Let’s make an entry field using Entry::builder. I’ve never tried to add any functions to it, so it still just a demonstration model. I guess I solve this later.

pub fn build_ui(applicsation: &gtk::Application) {
    let window = gtk::ApplicationWindow::new(application);
    window.set_title("GTK grid");
    window.set_default_size(200, 120);

    let margin = 6;
    let grid = gtk::Grid::builder()
        .margin_start(margin)
        .margin_end(margin)
        .margin_top(margin)
        .margin_bottom(margin)
        .halign(gtk::Align::Center)
        .valign(gtk::Align::Center)
        .row_spacing(margin)
        .column_spacing(margin)
        .build();

    window.set_child(Some(&grid));

    let entry = Entry::builder()
        .margin_start(margin)
        .margin_top(margin)
        .margin_end(margin)
        .margin_bottom(margin)
        .build();
    grid.attach(&entry, 0, 0, 4 ,1);

    window.show_all();
}
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!!! Here is the thing about window.show() and window.show_all(): I saw a few examples of window.show() that only displays empty window and doesn’t show any widgets. Changing this line to window.show_all() helps. But I have no idea why some code works fine using show() and some needs show_all(). If you know please explain it to me.
After you compile and run your application should look like this (colors depend on your operation system settings)

Screenshot 01

2. First buttons

After we made an entry we are going to create a keyboard. We have to create each keyboard button with label, connect function to it and attach buttons to grid. Here you can see dummy functions like print string to console. Or you can make something more complicated. An example of the running button

    let button_1 = gtk::Button::with_label("Button 1"); 
    button_1.connect_clicked(glib::clone!(@weak grid => move |button| {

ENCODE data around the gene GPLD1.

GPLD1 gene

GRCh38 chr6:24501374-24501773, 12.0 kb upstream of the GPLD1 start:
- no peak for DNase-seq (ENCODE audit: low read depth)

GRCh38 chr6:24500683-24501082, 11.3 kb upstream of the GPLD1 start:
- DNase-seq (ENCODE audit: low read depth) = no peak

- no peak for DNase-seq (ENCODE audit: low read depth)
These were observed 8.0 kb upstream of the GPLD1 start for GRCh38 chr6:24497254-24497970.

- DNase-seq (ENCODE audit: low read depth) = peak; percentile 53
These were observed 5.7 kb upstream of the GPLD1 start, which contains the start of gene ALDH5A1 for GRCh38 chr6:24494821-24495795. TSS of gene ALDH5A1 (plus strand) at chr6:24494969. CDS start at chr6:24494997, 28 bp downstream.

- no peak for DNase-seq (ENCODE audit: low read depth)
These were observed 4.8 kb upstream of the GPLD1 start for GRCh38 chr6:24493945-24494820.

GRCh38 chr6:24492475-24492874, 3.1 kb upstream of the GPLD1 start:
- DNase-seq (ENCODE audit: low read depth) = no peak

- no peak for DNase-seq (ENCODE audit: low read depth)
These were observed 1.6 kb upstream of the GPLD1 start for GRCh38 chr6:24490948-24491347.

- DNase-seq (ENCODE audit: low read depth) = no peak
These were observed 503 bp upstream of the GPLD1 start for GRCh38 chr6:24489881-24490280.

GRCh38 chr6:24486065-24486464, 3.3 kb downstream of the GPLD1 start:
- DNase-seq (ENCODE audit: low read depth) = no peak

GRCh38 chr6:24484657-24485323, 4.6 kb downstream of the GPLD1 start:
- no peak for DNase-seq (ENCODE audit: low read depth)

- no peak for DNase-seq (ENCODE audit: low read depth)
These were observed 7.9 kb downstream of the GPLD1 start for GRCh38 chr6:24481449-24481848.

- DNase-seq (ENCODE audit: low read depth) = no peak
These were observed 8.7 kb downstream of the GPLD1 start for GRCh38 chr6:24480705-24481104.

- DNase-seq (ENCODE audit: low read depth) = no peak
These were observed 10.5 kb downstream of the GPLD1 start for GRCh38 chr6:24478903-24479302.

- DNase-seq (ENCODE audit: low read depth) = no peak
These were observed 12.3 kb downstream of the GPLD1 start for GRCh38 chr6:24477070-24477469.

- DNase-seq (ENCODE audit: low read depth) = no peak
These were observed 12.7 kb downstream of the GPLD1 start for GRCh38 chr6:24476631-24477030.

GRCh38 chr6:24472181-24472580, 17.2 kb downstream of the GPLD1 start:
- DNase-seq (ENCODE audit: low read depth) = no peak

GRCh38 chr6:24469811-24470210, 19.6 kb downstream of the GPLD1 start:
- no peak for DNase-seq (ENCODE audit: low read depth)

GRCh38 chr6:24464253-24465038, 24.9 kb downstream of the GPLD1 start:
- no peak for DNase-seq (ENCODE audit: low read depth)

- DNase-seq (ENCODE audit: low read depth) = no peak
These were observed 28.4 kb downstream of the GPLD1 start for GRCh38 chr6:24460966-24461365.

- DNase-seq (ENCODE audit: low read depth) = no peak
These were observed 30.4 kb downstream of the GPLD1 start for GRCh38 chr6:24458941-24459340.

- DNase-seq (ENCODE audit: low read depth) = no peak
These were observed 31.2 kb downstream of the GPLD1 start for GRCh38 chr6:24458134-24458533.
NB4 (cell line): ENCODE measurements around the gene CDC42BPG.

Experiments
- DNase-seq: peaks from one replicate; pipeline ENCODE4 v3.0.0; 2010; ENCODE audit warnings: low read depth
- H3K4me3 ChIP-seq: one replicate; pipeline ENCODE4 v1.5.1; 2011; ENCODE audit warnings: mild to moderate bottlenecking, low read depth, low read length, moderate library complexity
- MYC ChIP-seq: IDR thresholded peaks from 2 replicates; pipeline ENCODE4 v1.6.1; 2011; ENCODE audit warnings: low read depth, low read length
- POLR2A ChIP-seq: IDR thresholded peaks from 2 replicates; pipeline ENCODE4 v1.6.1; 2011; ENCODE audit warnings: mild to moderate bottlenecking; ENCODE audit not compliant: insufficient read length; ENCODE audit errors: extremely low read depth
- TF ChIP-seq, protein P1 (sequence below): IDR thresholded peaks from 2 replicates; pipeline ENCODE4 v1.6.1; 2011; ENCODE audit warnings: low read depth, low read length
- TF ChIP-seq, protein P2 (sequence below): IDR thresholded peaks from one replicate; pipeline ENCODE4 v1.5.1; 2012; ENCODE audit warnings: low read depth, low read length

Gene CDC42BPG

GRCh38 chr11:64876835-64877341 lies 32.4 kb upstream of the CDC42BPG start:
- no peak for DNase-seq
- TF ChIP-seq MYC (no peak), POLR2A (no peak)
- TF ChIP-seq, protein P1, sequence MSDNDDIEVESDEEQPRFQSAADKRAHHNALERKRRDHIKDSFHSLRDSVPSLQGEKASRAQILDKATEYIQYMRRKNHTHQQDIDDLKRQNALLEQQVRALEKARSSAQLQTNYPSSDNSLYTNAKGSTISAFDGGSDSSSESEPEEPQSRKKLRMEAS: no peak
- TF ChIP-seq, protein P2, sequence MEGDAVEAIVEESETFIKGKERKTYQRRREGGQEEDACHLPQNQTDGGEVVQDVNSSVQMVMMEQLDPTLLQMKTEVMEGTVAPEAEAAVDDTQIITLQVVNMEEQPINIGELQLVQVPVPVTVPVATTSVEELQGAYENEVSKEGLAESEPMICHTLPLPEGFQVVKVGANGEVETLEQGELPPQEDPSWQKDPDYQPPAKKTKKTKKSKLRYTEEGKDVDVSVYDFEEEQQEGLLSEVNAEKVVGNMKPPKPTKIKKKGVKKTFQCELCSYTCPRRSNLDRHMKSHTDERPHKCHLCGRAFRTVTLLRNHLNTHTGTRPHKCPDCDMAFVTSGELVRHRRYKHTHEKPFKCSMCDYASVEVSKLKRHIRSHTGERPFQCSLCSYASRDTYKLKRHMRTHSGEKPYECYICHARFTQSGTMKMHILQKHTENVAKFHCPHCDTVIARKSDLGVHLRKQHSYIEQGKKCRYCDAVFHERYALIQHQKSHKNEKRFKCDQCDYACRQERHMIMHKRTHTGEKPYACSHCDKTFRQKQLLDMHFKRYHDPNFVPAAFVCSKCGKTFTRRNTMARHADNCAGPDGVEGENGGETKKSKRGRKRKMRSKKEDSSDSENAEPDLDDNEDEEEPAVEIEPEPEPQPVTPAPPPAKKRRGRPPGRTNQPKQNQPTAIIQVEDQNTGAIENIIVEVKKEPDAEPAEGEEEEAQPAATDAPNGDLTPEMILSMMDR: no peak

let left_attach = grid.cell_left_attach(button);
        let new_left_attach = if left_attach == 2 { 0 } else { left_attach + 1 };
        grid.set_cell_left_attach(button, new_left_attach);
    }));
    grid.attach(&button_1, 0, 1, 1, 1);
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Don’t forget to remove button_2 and button_3 first. You can try it on your own so let’s get rid of it and use code that would make your app looks like on the next screenshot

    // --> KEYBOARD STARTS HERE <--

    let button_1 = gtk::Button::with_label("Button 1");
    let button_2 = gtk::Button::with_label("Button 2");
    let button_3 = gtk::Button::with_label("Button 3");
    button_1.connect_clicked(move |_| println!("Button 1"));
    button_2.connect_clicked(move |_| println!("Button 2"));
    button_3.connect_clicked(move |_| println!("Button 3"));
    grid.attach(&button_1, 0, 1, 1, 1);
    grid.attach(&button_2, 1, 1, 1, 1);
    grid.attach(&button_3, 2, 1, 1, 1);

    // --> ROW 2
    let button_4 = gtk::Button::with_label("Button 4");
    let button_5 = gtk::Button::with_label("Button 5");
    let button_6 = gtk::Button::with_label("Button 6");
    button_4.connect_clicked(move |_| println!("Button 4"));
    button_5.connect_clicked(move |_| println!("Button 5"));
    button_6.connect_clicked(move |_| println!("Button 6"));
    grid.attach(&button_4, 0, 2, 1, 1);
    grid.attach(&button_5, 1, 2, 1, 1);
    grid.attach(&button_6, 2, 2, 1, 1);

    // --> KEYBOARD ENDS HERE <--
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Grid attach takes 5 parameters: 1) the element you are attaching, 2) it’s horizontal position, 3) it’s vertical position, 4) it’s width, 5) and height.
These buttons are not scalable.

Screenshot 02

3. Other numeric buttons

Finish previous code with this part. Now we have a numeric phone-like keyboard full of useless buttons. Isn’t that wonderful?! Joking! I am gonna show you button with very important function in the next chapter. Just add this piece of code and check the screenshot №3.